There are competing technologies to e-ink. Most notably Bistable Nematic screens manufactured by Nemoptic. Their advantage is faster, full color, retaining the advantages of extreme low power and paper like appearance.

For us consumers this is good news. Competing technologies mean strong downward price pressures and higher quality products. The primary reason why current ebook reading devices are so expensive is the price of the screen. Once the screen prices come down so will the end devices that use them.

PRS-505 homemade problems

The software controlling user interface and user interaction, what you see as menu, is a bit clunky and could be much more intuitive and powerful. Particularly ordering and sorting through a larger collection of ebooks is not very well supported. But this is only software and could quickly be fixed. If I would be Sony, I would open the software and let others do it for them. Their unit sales would shoot up immediately. There is so much more one could get out of this device. For example, why not turn it into a digital photo frame with a nifty slide show support. Or what about presenting your next PowerPoint to a colleague. And I am not even talking about games and other entertainment software that could run on these devices. For example, an adventure or brainteaser like game could work because it doesn't need high refresh rates.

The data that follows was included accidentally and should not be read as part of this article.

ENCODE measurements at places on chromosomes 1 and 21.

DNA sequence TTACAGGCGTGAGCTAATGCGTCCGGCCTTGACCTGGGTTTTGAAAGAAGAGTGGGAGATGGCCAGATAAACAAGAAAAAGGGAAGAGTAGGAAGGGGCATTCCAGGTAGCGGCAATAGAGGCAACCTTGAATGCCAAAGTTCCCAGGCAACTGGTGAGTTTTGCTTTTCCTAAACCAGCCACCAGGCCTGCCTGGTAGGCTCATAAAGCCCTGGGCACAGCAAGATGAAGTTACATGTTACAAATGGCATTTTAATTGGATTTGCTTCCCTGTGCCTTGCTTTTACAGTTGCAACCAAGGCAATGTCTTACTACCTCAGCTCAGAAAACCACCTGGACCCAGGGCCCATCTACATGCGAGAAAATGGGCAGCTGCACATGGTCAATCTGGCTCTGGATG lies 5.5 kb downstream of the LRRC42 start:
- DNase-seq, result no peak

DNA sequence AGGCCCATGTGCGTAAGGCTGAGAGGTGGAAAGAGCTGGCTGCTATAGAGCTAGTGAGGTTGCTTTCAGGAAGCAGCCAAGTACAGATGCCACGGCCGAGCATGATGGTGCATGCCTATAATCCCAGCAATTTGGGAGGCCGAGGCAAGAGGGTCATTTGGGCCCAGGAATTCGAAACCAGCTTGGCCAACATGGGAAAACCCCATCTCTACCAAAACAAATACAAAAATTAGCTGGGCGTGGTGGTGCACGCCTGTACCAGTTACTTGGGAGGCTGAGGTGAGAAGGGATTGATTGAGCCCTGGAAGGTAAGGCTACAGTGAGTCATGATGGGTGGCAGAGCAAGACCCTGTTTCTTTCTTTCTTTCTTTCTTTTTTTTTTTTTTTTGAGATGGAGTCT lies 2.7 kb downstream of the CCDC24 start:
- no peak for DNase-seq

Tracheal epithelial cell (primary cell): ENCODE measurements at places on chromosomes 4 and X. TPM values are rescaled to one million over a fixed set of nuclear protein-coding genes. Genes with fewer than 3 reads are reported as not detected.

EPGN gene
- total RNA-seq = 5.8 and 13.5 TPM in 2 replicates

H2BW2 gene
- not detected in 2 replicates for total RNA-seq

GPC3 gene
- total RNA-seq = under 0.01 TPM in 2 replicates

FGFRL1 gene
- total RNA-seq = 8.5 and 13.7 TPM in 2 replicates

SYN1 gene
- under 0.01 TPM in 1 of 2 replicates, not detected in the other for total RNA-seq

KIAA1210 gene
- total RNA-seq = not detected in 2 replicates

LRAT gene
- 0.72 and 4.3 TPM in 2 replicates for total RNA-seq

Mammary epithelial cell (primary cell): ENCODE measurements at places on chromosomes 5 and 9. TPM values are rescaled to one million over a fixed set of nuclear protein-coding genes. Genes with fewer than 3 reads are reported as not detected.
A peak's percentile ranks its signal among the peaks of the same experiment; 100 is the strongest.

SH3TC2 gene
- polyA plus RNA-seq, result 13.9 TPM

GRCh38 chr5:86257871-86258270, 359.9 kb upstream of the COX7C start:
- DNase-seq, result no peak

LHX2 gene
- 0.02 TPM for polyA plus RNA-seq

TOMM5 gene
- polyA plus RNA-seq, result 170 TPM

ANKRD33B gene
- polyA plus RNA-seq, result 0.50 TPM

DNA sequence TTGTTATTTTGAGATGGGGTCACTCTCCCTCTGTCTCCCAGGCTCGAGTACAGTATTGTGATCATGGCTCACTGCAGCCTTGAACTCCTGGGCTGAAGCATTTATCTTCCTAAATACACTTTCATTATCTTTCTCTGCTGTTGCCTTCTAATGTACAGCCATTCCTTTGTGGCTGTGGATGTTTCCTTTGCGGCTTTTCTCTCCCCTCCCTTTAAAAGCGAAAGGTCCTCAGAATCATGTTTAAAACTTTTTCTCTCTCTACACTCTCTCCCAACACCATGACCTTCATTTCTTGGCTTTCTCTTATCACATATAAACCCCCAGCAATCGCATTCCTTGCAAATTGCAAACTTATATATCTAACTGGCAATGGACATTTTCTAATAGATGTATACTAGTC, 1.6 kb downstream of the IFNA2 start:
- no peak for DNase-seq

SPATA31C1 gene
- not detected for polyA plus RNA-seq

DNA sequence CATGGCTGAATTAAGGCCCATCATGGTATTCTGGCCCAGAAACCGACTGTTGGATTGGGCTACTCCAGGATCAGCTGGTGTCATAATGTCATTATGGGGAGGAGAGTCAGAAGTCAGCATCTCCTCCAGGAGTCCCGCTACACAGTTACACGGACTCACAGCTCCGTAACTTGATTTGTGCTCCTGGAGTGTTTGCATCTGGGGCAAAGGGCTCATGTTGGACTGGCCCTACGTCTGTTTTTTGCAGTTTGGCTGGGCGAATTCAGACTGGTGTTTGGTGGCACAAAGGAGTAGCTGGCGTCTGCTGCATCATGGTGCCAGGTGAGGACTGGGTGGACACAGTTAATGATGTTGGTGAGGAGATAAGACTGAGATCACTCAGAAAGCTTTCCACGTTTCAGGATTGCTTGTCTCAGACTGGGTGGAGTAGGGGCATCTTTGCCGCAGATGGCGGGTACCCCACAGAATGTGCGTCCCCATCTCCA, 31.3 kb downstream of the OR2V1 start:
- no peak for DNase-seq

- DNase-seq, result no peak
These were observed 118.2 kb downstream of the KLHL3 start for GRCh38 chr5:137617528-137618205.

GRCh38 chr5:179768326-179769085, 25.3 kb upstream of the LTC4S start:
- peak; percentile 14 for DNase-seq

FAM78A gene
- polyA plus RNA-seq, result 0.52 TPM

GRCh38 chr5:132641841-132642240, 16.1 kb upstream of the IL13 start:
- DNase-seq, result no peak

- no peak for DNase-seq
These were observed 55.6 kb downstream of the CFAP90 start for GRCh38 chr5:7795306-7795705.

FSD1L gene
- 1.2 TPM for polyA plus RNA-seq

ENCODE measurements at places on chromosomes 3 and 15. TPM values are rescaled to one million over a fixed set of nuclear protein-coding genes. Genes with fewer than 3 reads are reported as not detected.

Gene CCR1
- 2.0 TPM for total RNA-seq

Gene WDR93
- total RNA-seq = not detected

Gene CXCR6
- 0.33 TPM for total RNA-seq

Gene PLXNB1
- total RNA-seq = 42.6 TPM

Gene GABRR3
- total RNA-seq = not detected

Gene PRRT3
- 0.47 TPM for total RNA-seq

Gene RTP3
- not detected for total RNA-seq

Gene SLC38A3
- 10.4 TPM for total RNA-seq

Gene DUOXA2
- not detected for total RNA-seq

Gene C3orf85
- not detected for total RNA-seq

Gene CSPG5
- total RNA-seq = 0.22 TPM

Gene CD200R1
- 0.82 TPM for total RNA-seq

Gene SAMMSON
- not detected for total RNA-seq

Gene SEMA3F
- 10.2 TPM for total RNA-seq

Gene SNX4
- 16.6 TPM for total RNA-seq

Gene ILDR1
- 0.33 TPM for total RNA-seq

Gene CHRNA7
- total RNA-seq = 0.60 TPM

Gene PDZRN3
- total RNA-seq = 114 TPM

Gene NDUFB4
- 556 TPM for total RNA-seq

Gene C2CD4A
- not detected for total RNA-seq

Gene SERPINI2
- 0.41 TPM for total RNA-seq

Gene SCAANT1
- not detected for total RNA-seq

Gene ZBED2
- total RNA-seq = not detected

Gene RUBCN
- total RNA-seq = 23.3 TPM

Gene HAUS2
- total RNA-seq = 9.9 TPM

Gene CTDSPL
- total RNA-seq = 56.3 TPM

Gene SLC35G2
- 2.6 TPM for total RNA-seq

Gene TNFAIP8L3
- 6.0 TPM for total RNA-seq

With the release of the latest models, the PRS-300 and PRS-600, Sony has introduced improvements to the software. For example, support for Mac is now built in. Sony is on the right path and making progress.

Sony PRS-300